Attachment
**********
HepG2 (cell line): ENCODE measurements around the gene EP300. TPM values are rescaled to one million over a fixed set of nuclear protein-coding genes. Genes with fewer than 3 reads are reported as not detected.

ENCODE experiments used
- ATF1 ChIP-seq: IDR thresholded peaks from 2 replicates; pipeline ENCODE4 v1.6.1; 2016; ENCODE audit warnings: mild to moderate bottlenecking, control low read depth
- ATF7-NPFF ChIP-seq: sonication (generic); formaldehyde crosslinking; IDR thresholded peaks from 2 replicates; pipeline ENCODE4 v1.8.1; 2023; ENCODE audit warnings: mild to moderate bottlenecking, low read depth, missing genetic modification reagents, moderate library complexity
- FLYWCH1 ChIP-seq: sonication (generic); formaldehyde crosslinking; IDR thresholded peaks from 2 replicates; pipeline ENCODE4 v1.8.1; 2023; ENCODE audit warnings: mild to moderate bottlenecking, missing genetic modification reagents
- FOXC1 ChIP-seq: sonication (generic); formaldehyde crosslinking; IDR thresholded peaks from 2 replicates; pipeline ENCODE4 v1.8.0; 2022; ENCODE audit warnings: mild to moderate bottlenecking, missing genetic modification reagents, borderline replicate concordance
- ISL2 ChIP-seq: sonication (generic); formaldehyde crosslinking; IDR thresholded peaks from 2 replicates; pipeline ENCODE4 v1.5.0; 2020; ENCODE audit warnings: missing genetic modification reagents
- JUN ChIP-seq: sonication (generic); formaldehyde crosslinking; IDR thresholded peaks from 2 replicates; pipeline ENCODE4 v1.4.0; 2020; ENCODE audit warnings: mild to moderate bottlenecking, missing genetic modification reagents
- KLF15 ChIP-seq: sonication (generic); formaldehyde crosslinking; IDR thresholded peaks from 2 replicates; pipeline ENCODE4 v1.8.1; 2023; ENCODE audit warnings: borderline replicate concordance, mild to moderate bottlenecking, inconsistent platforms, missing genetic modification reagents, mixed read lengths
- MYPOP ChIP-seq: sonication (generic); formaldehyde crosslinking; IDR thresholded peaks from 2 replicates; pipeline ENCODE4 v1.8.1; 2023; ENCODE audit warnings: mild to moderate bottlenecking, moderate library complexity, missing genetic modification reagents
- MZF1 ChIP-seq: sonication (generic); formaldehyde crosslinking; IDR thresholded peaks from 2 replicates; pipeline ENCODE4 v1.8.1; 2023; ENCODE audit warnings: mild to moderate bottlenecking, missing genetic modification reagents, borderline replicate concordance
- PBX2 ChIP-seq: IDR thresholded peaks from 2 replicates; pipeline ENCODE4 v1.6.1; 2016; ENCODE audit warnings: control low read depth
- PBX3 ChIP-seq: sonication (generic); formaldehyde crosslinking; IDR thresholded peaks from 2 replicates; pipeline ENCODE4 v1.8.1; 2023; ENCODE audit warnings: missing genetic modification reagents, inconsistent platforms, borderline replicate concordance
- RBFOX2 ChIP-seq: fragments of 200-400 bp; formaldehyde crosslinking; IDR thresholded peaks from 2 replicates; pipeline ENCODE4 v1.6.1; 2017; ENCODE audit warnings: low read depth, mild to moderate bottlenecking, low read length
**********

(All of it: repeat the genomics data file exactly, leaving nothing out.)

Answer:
HepG2 (cell line): ENCODE measurements around the gene EP300. TPM values are rescaled to one million over a fixed set of nuclear protein-coding genes. Genes with fewer than 3 reads are reported as not detected.

ENCODE experiments used
- ATF1 ChIP-seq: IDR thresholded peaks from 2 replicates; pipeline ENCODE4 v1.6.1; 2016; ENCODE audit warnings: mild to moderate bottlenecking, control low read depth
- ATF7-NPFF ChIP-seq: sonication (generic); formaldehyde crosslinking; IDR thresholded peaks from 2 replicates; pipeline ENCODE4 v1.8.1; 2023; ENCODE audit warnings: mild to moderate bottlenecking, low read depth, missing genetic modification reagents, moderate library complexity
- FLYWCH1 ChIP-seq: sonication (generic); formaldehyde crosslinking; IDR thresholded peaks from 2 replicates; pipeline ENCODE4 v1.8.1; 2023; ENCODE audit warnings: mild to moderate bottlenecking, missing genetic modification reagents
- FOXC1 ChIP-seq: sonication (generic); formaldehyde crosslinking; IDR thresholded peaks from 2 replicates; pipeline ENCODE4 v1.8.0; 2022; ENCODE audit warnings: mild to moderate bottlenecking, missing genetic modification reagents, borderline replicate concordance
- ISL2 ChIP-seq: sonication (generic); formaldehyde crosslinking; IDR thresholded peaks from 2 replicates; pipeline ENCODE4 v1.5.0; 2020; ENCODE audit warnings: missing genetic modification reagents
- JUN ChIP-seq: sonication (generic); formaldehyde crosslinking; IDR thresholded peaks from 2 replicates; pipeline ENCODE4 v1.4.0; 2020; ENCODE audit warnings: mild to moderate bottlenecking, missing genetic modification reagents
- KLF15 ChIP-seq: sonication (generic); formaldehyde crosslinking; IDR thresholded peaks from 2 replicates; pipeline ENCODE4 v1.8.1; 2023; ENCODE audit warnings: borderline replicate concordance, mild to moderate bottlenecking, inconsistent platforms, missing genetic modification reagents, mixed read lengths
- MYPOP ChIP-seq: sonication (generic); formaldehyde crosslinking; IDR thresholded peaks from 2 replicates; pipeline ENCODE4 v1.8.1; 2023; ENCODE audit warnings: mild to moderate bottlenecking, moderate library complexity, missing genetic modification reagents
- MZF1 ChIP-seq: sonication (generic); formaldehyde crosslinking; IDR thresholded peaks from 2 replicates; pipeline ENCODE4 v1.8.1; 2023; ENCODE audit warnings: mild to moderate bottlenecking, missing genetic modification reagents, borderline replicate concordance
- PBX2 ChIP-seq: IDR thresholded peaks from 2 replicates; pipeline ENCODE4 v1.6.1; 2016; ENCODE audit warnings: control low read depth
- PBX3 ChIP-seq: sonication (generic); formaldehyde crosslinking; IDR thresholded peaks from 2 replicates; pipeline ENCODE4 v1.8.1; 2023; ENCODE audit warnings: missing genetic modification reagents, inconsistent platforms, borderline replicate concordance
- RBFOX2 ChIP-seq: fragments of 200-400 bp; formaldehyde crosslinking; IDR thresholded peaks from 2 replicates; pipeline ENCODE4 v1.6.1; 2017; ENCODE audit warnings: low read depth, mild to moderate bottlenecking, low read length